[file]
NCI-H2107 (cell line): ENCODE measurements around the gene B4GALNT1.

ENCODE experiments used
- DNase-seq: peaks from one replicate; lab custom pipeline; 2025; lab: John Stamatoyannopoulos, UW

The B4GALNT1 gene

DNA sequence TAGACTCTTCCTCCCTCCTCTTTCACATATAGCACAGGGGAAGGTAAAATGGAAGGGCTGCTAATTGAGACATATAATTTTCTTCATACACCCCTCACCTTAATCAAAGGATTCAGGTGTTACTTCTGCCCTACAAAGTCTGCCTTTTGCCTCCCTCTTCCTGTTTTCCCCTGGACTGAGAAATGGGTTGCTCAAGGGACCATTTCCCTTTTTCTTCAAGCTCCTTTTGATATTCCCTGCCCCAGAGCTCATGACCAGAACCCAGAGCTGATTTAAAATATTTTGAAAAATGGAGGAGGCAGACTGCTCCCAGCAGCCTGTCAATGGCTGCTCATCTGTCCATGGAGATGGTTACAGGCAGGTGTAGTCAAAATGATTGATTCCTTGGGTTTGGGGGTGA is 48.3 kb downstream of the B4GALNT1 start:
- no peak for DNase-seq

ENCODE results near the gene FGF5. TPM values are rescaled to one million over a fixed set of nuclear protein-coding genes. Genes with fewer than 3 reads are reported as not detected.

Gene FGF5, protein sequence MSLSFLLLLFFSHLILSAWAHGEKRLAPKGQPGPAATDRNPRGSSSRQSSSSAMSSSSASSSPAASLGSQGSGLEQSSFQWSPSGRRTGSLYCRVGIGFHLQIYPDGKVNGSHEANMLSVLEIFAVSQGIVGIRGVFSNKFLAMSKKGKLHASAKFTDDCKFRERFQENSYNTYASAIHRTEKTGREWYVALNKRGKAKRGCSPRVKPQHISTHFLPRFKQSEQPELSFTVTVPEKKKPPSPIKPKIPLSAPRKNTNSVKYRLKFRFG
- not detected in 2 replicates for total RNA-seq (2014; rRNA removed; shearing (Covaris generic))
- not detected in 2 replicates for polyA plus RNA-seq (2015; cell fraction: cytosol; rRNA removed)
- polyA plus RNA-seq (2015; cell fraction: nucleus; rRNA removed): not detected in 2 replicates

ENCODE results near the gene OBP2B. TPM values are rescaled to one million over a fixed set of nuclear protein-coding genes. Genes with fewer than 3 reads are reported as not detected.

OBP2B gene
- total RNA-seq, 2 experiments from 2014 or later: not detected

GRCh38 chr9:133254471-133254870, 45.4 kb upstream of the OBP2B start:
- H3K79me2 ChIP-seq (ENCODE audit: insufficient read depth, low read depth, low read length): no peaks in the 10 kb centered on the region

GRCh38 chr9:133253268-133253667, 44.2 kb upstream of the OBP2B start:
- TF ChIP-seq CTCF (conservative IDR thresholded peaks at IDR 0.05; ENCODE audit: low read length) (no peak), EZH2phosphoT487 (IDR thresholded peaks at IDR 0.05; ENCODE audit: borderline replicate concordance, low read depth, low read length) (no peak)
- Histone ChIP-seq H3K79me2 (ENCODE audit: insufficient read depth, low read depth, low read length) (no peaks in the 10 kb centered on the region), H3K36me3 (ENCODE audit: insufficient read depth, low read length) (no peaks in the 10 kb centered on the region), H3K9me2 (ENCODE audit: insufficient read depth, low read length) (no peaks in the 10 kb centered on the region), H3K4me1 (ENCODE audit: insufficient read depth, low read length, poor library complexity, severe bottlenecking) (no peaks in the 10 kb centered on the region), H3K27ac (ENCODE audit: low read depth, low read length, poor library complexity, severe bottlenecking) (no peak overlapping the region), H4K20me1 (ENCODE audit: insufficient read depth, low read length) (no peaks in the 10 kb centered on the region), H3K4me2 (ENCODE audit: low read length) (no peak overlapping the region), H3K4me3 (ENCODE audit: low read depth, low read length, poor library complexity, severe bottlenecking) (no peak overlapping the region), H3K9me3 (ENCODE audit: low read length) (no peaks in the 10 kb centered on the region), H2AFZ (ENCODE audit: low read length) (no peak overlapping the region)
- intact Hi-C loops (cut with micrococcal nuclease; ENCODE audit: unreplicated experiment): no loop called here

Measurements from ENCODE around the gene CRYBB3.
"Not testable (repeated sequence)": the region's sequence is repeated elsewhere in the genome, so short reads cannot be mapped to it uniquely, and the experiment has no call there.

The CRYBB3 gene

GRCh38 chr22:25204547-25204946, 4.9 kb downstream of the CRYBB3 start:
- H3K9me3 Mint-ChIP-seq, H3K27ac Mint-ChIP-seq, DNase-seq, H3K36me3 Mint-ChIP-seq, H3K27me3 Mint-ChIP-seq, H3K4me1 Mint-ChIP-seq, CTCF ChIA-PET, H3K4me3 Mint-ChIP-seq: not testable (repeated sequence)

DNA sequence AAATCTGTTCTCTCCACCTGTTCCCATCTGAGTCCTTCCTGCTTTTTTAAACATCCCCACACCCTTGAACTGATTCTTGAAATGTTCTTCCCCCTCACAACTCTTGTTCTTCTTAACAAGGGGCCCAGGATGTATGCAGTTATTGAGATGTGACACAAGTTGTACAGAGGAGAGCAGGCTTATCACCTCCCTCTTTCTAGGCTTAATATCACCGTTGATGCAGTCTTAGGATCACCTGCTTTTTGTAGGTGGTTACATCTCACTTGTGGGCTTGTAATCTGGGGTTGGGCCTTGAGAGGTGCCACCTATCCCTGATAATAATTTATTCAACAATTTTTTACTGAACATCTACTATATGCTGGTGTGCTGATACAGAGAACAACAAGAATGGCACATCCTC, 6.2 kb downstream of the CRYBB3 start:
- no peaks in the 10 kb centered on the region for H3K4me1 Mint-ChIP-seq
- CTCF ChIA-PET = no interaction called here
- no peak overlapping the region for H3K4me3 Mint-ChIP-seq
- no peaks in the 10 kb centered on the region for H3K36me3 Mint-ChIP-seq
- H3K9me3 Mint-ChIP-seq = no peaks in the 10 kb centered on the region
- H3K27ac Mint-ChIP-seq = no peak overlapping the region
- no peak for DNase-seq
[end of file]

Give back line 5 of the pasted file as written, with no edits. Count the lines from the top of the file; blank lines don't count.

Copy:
DNA sequence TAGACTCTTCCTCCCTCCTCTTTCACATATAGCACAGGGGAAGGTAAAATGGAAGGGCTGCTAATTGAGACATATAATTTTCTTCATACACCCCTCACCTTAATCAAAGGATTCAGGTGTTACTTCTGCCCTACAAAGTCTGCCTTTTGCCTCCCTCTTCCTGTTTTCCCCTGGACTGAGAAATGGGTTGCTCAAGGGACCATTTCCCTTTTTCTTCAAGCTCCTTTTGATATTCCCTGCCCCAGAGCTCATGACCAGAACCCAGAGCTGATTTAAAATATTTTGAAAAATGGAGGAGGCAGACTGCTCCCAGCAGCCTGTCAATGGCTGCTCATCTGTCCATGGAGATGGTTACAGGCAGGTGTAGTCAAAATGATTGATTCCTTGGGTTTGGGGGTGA is 48.3 kb downstream of the B4GALNT1 start: